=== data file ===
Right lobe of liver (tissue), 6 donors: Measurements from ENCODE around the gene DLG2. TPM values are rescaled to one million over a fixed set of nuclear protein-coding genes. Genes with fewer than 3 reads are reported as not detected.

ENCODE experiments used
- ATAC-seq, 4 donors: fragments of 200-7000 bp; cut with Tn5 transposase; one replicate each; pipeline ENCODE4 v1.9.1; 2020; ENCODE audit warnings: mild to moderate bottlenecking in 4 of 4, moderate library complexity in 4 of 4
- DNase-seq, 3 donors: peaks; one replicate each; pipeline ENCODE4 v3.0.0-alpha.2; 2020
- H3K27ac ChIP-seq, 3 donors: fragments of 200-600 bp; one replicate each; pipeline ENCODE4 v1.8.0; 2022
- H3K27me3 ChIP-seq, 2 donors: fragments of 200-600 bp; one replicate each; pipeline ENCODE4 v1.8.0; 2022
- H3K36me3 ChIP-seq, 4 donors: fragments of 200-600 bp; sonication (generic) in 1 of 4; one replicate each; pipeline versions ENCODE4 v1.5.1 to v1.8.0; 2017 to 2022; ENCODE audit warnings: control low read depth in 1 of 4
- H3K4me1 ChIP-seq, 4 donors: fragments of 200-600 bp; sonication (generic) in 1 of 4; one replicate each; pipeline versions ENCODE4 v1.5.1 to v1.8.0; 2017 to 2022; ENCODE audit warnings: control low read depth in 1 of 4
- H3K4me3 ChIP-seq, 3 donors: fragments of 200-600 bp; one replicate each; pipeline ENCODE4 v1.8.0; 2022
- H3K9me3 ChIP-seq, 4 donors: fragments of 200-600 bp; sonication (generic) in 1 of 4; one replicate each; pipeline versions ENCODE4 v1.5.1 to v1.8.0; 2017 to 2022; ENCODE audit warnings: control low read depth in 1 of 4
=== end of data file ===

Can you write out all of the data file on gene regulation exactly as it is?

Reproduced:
Right lobe of liver (tissue), 6 donors: Measurements from ENCODE around the gene DLG2. TPM values are rescaled to one million over a fixed set of nuclear protein-coding genes. Genes with fewer than 3 reads are reported as not detected.

ENCODE experiments used
- ATAC-seq, 4 donors: fragments of 200-7000 bp; cut with Tn5 transposase; one replicate each; pipeline ENCODE4 v1.9.1; 2020; ENCODE audit warnings: mild to moderate bottlenecking in 4 of 4, moderate library complexity in 4 of 4
- DNase-seq, 3 donors: peaks; one replicate each; pipeline ENCODE4 v3.0.0-alpha.2; 2020
- H3K27ac ChIP-seq, 3 donors: fragments of 200-600 bp; one replicate each; pipeline ENCODE4 v1.8.0; 2022
- H3K27me3 ChIP-seq, 2 donors: fragments of 200-600 bp; one replicate each; pipeline ENCODE4 v1.8.0; 2022
- H3K36me3 ChIP-seq, 4 donors: fragments of 200-600 bp; sonication (generic) in 1 of 4; one replicate each; pipeline versions ENCODE4 v1.5.1 to v1.8.0; 2017 to 2022; ENCODE audit warnings: control low read depth in 1 of 4
- H3K4me1 ChIP-seq, 4 donors: fragments of 200-600 bp; sonication (generic) in 1 of 4; one replicate each; pipeline versions ENCODE4 v1.5.1 to v1.8.0; 2017 to 2022; ENCODE audit warnings: control low read depth in 1 of 4
- H3K4me3 ChIP-seq, 3 donors: fragments of 200-600 bp; one replicate each; pipeline ENCODE4 v1.8.0; 2022
- H3K9me3 ChIP-seq, 4 donors: fragments of 200-600 bp; sonication (generic) in 1 of 4; one replicate each; pipeline versions ENCODE4 v1.5.1 to v1.8.0; 2017 to 2022; ENCODE audit warnings: control low read depth in 1 of 4